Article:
It must, however, be remarked that this satisfying the needs of anybody and everybody is not the highest aim which Judaism set before itself.

Altogether, one might venture to express the opinion that the now fashionable test of determining the worth of a religion by its capability to supply the various demands of the great market of the believers has something low and mercenary about it. Nothing less than a good old honest heathen pantheon would satisfy the crazes and cravings of our present pampered humanity, with its pagan reminiscences, its metaphysical confusion of languages and theological idiosyncrasies.

True religion is above these demands.

It is not a Jack-of-all-trades, meaning monotheism to the philosopher, pluralism to the crowd, some mysterious Nothing to the agnostic, Pantheism to the poet, service of man to the hero-worshipper.

Its mission is just as much to teach the world that there are false gods as to bring it nearer to the true one. Abraham, the friend of God, who was destined to become the first winner of souls, began his career, according to the legend, with breaking idols, and it is his particular glory to have been in opposition to the whole world.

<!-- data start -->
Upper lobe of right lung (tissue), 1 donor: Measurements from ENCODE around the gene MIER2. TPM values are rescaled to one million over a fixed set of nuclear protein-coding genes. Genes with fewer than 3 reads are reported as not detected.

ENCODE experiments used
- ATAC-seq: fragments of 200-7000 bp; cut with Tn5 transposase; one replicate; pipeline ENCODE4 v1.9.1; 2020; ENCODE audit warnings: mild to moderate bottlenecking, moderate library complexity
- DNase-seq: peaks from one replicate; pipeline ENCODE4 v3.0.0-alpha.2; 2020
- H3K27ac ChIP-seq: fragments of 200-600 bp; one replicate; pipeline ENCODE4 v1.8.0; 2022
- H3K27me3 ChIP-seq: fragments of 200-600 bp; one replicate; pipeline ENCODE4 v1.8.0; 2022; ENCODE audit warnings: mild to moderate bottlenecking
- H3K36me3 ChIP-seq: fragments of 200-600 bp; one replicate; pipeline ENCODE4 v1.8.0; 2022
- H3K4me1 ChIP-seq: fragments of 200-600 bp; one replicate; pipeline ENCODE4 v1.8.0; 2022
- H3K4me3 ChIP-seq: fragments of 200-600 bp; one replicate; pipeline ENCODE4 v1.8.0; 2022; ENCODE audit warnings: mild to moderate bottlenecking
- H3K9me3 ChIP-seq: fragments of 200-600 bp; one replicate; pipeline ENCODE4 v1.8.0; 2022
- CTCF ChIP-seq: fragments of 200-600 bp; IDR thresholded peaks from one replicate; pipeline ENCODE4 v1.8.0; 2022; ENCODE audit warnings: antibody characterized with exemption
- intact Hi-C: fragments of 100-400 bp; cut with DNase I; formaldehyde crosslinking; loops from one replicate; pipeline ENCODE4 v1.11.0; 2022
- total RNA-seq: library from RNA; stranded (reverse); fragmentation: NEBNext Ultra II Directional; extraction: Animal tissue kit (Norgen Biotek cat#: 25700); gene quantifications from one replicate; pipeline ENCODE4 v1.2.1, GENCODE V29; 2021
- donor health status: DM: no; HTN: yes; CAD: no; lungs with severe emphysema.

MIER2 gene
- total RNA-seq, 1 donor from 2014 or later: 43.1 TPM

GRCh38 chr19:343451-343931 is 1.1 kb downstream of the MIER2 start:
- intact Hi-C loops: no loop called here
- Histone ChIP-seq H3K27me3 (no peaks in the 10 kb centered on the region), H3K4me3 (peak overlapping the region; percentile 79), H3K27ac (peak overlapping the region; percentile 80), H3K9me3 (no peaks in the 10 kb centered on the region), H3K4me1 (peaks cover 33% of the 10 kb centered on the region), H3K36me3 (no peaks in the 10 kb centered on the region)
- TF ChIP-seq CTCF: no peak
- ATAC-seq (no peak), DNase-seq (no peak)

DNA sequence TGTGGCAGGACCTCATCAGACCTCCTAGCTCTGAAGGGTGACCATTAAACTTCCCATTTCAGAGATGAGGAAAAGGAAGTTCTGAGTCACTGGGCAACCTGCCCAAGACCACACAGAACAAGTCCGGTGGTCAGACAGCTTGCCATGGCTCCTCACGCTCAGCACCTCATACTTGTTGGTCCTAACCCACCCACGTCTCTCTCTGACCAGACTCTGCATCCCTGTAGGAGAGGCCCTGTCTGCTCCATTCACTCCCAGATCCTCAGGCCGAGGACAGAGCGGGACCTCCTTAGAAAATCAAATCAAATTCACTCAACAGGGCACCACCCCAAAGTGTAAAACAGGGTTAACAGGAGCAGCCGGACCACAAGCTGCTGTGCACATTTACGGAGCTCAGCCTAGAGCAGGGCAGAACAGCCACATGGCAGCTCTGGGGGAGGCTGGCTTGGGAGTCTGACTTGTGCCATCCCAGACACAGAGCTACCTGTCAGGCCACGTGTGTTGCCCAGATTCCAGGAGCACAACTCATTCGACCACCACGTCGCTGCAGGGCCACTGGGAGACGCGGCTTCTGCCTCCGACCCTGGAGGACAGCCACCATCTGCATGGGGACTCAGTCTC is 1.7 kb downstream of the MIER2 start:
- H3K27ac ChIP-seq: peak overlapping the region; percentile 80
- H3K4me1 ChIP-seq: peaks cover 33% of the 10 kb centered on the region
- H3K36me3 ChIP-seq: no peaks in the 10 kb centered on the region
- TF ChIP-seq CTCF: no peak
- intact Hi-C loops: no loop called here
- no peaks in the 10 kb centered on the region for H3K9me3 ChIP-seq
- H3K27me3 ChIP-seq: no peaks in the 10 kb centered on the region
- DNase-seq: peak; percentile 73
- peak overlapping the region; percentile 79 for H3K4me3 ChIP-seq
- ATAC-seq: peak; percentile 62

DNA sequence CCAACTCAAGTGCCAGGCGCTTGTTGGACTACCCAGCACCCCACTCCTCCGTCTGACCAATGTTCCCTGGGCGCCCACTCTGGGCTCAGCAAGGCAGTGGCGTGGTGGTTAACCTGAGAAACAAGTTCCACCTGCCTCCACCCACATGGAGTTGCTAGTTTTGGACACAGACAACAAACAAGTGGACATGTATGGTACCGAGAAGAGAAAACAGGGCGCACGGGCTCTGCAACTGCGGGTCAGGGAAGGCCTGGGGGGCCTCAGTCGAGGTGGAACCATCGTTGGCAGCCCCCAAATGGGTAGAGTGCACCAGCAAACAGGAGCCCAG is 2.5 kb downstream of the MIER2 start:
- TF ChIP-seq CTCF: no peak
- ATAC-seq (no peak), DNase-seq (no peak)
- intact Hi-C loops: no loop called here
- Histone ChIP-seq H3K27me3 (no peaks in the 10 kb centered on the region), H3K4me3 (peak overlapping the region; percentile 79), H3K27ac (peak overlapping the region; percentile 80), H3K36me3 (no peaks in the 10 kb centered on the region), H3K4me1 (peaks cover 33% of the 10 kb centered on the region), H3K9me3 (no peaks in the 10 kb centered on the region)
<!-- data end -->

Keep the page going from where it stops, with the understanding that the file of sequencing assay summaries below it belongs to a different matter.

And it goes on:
Judaism means to convert the world, not to convert itself. It will not die in order not to live. It disdains a victory by defeating itself in giving up its essential doctrines and its most vital teaching. It has confidence in the world; it hopes, it prays, and waits patiently for the great day when the world will be ripe for its acceptance.” (Aspects of Rabbinic Theology pp. 76-77)

Michael Koplow might be right; many American Jews have forgotten their people and their religion. But it doesn’t have to be this way. Our family and tradition have so many riches to offer. Its time for the family to get back together. In a few short weeks, according to that tradition, Jews will commemorate the destruction of the Temples in Jerusalem. Two months or so later we will celebrate the new year with the High Holy Days. Maybe it’s time to come home to our people and our tradition.

About the Author
Rabbi Berman is the Associate Director at Yeshivat Eretz HaTzvi. In addition, he has held numerous posts in education from the high school level through adult education. He founded the Jewish Learning Initiative (JLI) at Brandeis University and served as rabbinic advisory to the Orthodox community there for several years. Previously, he was a RaM at Midreshet Lindenbaum where he also served as the Rav of the dormitory.